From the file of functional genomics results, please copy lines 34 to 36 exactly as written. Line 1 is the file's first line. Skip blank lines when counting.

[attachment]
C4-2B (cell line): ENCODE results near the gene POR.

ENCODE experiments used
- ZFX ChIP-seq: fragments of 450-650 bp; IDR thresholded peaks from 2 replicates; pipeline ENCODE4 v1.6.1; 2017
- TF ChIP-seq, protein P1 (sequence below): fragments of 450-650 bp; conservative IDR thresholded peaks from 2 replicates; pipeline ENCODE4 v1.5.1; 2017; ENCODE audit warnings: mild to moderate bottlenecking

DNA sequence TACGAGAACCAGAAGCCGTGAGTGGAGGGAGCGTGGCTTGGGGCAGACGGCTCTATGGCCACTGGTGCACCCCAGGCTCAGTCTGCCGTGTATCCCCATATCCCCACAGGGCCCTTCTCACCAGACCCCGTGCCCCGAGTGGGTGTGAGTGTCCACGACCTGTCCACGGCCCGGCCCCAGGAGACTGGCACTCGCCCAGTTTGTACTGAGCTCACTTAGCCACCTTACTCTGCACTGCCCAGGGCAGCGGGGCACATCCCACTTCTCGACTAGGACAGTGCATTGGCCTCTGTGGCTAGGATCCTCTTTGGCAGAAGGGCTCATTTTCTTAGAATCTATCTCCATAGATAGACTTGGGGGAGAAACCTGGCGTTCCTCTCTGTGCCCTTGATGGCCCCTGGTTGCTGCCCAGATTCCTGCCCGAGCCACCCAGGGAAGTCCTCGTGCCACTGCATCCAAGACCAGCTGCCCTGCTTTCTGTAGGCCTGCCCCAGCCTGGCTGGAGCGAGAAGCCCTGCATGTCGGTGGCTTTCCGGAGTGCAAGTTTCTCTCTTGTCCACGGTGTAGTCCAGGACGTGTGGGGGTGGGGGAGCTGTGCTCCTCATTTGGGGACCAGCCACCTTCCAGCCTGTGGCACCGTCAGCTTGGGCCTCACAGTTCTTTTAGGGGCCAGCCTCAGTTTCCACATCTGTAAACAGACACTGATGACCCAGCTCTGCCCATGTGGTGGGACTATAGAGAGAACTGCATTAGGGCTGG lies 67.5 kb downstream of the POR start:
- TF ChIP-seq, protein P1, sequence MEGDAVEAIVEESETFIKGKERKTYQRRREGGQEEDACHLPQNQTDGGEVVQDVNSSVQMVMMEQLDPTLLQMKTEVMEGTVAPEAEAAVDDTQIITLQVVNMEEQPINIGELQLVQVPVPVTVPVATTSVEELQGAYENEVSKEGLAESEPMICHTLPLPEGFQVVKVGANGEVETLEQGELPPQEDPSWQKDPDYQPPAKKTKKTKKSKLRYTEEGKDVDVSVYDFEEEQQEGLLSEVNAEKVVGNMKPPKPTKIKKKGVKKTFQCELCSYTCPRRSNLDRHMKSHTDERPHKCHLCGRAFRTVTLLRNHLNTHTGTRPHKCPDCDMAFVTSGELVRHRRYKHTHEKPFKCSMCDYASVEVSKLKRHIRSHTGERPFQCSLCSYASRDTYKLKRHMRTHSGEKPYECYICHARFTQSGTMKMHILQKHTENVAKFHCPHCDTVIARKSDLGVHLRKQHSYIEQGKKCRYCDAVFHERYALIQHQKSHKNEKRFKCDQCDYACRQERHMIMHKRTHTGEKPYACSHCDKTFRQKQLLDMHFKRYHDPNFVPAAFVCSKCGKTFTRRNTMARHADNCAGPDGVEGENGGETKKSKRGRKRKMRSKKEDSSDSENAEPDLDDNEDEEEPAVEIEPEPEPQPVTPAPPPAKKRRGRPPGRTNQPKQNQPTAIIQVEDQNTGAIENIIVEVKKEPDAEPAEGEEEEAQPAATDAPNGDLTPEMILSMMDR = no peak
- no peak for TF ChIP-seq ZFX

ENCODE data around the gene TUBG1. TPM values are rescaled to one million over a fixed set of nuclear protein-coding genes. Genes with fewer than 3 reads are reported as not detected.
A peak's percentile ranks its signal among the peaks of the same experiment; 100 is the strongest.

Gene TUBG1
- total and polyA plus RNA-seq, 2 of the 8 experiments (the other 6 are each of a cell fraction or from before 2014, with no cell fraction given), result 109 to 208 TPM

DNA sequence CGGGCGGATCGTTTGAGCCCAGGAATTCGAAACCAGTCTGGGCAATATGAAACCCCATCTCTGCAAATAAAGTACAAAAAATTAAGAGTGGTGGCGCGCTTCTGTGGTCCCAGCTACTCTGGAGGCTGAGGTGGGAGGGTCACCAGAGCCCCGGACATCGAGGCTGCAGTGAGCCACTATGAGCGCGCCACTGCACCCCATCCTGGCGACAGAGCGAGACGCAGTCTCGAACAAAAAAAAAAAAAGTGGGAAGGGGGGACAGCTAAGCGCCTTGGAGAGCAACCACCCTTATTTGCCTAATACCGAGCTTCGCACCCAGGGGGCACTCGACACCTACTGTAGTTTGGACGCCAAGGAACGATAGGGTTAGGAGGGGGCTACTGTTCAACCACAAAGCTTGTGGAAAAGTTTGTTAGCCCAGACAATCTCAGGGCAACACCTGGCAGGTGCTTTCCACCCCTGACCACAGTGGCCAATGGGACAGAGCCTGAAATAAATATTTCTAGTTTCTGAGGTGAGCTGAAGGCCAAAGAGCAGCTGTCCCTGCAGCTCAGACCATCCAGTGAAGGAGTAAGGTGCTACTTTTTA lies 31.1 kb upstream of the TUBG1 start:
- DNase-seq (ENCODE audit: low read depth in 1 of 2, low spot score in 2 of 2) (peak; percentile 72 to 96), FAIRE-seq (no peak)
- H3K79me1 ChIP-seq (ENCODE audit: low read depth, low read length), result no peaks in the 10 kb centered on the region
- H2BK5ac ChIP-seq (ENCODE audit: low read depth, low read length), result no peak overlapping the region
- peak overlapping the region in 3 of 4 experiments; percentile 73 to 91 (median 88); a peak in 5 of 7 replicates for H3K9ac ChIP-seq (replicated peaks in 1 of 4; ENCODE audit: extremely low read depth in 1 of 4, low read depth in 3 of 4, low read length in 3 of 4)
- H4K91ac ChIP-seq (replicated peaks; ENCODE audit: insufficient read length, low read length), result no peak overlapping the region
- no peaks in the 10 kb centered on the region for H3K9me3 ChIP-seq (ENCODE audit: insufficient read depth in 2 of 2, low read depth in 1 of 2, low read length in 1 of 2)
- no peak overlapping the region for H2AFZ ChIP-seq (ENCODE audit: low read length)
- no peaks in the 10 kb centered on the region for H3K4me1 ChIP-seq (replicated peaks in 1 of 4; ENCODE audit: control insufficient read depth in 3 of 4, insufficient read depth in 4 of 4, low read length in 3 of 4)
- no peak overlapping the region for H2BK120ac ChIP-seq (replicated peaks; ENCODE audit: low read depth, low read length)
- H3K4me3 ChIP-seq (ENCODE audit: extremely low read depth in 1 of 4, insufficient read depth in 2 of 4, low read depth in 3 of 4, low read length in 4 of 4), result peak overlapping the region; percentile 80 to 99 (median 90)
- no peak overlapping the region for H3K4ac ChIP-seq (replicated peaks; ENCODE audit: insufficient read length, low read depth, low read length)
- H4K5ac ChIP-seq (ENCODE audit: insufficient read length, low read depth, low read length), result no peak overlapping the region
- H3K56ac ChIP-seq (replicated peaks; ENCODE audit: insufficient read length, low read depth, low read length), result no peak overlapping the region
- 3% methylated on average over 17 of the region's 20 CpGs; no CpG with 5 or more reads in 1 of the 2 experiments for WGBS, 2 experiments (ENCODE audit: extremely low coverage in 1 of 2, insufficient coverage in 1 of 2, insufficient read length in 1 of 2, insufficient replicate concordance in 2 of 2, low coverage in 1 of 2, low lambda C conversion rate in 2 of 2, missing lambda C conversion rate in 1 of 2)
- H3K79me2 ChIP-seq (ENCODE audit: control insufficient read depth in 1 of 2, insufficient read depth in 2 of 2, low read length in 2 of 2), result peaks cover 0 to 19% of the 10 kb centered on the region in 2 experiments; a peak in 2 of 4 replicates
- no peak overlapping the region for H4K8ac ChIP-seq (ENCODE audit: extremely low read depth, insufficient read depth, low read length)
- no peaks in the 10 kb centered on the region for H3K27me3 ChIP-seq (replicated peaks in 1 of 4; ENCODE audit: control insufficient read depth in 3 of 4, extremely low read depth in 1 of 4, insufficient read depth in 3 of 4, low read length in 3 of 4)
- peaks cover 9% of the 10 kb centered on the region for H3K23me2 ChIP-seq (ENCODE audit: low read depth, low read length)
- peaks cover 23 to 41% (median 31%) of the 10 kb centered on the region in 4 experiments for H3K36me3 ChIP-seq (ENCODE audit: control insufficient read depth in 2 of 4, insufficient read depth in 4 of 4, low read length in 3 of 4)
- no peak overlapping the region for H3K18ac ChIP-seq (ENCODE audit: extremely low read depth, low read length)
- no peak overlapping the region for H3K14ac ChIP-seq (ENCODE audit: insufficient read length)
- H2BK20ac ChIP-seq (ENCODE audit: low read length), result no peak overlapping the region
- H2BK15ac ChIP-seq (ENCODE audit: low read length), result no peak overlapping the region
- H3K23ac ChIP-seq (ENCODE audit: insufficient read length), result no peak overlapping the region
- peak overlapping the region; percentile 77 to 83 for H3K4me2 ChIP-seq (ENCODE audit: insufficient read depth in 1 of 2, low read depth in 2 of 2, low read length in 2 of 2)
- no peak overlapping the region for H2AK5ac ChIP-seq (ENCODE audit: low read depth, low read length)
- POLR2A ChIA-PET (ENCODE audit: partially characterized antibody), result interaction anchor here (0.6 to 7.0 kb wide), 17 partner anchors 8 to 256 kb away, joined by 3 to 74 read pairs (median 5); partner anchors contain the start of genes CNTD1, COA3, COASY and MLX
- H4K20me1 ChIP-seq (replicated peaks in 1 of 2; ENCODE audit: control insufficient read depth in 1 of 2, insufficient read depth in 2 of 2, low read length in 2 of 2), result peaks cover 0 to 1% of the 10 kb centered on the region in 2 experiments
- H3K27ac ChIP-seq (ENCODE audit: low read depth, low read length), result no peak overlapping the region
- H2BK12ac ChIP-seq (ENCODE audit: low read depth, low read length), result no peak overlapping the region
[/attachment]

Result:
- H2BK20ac ChIP-seq (ENCODE audit: low read length), result no peak overlapping the region
- H2BK15ac ChIP-seq (ENCODE audit: low read length), result no peak overlapping the region
- H3K23ac ChIP-seq (ENCODE audit: insufficient read length), result no peak overlapping the region